“Surely God is my salvation;
 I will trust and not be afraid.
The Lord, the Lord himself,
is my strength and my defense;
he has become my salvation.”
With joy you will draw water
from the wells of salvation.
Isaiah chapter 12
Posted 8th April 2021 by the Mathetes Trust

Rooted in Jesus Annual Report

We have just published the Rooted in Jesus Annual Report for the year 2020. It’s been a peculiar year, to say the least, but three significant RinJ conferences took place (unusually early in the year!) before the national lockdowns came into force, and we have made good use of the time by working on new translations and editions of the leader’s booklets and team manuals. We have kept in regular touch with those we serve, and have received some hugely encouraging reports of the difference Rooted in Jesus has made as people have struggled with the challenges raised by the pandemic. The availability of vaccines both here in the UK and in Africa is a positive step forward, and we look forward to fulfilling the outstanding invitations for conferences as soon as circumstances permit.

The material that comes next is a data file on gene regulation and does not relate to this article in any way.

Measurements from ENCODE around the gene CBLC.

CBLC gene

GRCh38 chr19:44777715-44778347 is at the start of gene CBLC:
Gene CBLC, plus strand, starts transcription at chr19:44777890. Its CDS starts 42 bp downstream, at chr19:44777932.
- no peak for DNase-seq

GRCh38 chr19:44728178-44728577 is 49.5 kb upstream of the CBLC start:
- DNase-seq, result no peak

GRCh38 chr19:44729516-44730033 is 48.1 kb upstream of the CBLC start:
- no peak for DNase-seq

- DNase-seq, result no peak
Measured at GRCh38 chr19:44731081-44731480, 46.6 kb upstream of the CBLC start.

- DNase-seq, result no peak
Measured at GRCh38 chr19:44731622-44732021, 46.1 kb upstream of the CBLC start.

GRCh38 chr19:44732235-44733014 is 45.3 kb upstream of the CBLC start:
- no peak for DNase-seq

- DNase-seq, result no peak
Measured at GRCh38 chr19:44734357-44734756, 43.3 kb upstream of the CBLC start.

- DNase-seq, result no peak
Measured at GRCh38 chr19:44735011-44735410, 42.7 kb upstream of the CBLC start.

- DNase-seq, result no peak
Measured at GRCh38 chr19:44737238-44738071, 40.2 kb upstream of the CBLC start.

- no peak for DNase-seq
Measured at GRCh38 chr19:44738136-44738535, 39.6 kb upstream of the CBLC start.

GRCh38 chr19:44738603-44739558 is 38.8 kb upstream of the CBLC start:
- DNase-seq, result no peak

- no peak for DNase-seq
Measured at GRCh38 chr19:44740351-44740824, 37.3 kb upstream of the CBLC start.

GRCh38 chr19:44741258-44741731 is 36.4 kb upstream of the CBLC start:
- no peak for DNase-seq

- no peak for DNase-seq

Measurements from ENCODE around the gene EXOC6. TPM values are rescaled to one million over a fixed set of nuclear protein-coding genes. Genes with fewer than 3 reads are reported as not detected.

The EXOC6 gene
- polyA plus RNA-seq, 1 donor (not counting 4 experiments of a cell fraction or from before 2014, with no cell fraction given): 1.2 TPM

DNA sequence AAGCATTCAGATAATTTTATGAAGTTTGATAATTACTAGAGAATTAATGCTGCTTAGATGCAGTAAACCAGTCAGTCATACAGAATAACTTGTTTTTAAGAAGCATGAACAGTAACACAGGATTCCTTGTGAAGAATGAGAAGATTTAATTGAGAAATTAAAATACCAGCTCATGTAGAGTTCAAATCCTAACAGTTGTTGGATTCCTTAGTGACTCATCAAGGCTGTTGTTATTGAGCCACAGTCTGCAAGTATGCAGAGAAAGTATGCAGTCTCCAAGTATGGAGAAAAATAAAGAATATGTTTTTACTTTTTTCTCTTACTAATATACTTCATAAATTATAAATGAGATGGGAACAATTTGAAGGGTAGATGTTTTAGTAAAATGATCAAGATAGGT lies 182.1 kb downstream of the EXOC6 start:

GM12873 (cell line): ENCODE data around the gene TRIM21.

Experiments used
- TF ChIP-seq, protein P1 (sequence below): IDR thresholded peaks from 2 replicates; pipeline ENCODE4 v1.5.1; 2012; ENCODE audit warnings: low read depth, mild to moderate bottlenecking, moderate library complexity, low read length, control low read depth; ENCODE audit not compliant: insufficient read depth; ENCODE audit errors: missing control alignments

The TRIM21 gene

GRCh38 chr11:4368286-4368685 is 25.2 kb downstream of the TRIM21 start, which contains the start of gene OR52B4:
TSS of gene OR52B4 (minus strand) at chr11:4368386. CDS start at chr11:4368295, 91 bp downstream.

The report can be downloaded from the Rooted in Jesus website here – or read a summary on the Rooted in Jesus blog, where you will find feedback from across the continent of Africa, details of new translations, personal testimonies and more.
Posted March 2nd 2021 by The Mathetes Trust.

I was hungry and you fed me

The beginning of Lent seems like a good time to focus our minds and prayers on our brothers and sisters in other lands, and we have some news to share from the Diocese in Toliara, Madagascar. We have posted a full report on our blog, but here is a summary: